Michael Nelson from the Web Science and Digital Libraries Research Group at Old Dominion University told Motherboard in an email that “for the Internet Archive to remove something from its web archive, there must have been legal pressure involved.” Nelson also said that the Wayback Machine typically indicates when information has been removed due to robots.txt, and that FlexiSpy’s syntax in its robots.txt file is “non-standard if not wrong.”
Multiple members of the Internet Archive did not respond to requests for comment and clarification as to why it purged the FlexiSpy archives. Because of this, it is not totally clear which mechanism—legal threats or otherwise—led to the Internet Archive’s actions.
FlexiSpy, however, claimed in a recent tweet it had approached the Internet Archive, seemingly to ask to have the company’s content removed.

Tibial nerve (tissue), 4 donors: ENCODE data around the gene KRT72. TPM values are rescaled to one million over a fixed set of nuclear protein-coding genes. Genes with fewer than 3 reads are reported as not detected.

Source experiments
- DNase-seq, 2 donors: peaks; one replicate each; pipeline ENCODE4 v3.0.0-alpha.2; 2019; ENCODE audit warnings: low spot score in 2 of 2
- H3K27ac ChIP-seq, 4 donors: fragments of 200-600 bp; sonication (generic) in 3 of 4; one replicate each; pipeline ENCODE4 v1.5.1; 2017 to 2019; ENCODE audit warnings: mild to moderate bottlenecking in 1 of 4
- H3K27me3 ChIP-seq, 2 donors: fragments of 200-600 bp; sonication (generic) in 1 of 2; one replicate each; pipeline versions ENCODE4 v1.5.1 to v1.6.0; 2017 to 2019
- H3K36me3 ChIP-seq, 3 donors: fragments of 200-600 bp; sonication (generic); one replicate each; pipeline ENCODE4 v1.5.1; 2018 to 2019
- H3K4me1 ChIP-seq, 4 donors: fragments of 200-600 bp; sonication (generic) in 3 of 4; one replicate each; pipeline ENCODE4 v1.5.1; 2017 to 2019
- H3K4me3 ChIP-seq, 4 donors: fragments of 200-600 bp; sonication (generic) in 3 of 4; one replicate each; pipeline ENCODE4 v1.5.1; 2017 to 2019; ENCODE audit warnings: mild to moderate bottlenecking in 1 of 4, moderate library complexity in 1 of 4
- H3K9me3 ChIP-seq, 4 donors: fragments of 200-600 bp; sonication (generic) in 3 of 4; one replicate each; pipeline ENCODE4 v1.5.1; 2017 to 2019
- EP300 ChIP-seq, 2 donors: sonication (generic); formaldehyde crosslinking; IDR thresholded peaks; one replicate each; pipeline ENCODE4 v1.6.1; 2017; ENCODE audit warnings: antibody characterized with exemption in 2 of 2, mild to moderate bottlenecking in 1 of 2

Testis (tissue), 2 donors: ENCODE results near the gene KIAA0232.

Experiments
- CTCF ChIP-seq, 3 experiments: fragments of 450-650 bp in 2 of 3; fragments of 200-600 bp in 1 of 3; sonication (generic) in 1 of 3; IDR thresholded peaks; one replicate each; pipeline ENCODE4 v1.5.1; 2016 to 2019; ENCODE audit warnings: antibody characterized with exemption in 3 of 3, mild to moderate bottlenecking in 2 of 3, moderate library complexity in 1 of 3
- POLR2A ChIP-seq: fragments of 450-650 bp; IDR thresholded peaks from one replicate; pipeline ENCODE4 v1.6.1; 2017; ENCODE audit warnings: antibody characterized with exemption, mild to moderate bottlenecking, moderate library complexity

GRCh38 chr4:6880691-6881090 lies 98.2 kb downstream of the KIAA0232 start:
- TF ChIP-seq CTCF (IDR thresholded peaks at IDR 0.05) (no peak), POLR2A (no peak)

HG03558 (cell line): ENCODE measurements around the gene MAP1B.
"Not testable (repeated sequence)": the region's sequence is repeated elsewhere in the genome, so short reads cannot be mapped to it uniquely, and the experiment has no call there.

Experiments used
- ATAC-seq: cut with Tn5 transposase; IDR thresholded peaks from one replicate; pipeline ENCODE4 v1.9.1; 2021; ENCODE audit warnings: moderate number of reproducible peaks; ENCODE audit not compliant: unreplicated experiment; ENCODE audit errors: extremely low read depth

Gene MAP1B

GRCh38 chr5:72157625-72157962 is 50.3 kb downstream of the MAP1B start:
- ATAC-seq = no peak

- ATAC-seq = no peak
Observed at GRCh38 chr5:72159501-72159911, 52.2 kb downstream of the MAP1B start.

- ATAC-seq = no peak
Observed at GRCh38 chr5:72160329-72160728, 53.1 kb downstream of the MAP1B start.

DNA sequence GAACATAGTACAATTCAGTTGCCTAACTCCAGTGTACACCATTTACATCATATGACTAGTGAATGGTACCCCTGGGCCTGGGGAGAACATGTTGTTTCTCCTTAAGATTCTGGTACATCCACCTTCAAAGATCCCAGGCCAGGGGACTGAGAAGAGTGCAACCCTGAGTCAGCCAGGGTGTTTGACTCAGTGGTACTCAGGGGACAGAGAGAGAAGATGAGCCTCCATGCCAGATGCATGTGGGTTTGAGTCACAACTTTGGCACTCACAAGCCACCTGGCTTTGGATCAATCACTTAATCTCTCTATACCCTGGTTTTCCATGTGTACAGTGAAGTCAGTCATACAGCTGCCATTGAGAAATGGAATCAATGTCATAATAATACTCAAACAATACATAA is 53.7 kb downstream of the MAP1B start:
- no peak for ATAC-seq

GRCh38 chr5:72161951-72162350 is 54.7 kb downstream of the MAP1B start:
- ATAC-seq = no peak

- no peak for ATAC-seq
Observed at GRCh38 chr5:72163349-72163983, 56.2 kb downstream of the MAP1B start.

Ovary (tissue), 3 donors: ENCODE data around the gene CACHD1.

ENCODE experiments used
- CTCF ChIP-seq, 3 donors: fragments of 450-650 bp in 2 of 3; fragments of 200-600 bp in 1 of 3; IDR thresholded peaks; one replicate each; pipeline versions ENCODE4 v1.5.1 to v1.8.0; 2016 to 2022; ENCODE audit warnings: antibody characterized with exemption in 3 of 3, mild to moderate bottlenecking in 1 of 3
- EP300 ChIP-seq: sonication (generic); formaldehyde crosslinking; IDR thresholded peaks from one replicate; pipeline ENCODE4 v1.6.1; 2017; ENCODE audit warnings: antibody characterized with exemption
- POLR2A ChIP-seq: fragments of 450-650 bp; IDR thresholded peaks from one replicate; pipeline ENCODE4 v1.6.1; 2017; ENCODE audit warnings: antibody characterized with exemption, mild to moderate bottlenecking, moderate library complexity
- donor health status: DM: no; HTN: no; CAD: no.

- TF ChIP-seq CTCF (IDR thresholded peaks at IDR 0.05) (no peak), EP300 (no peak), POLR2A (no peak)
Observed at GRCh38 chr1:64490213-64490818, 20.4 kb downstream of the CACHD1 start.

“We’ve already written to archive.org explaining that you are acting like an obsessed pest—and to respect our right to have content removed,” FlexiSpy tweeted last week, in reference to Motherboard’s investigative series on the consumer spyware industry. FlexiSpy did not respond to a Twitter direct message asking if the company would share a copy of this letter to the Internet Archive.
“Commercial spyware companies attempting to remove historical records is just one example of why we need resilient archiving solutions, or at the very least clarity over the expectation of integrity and durability people should set for these services,” Guarnieri said.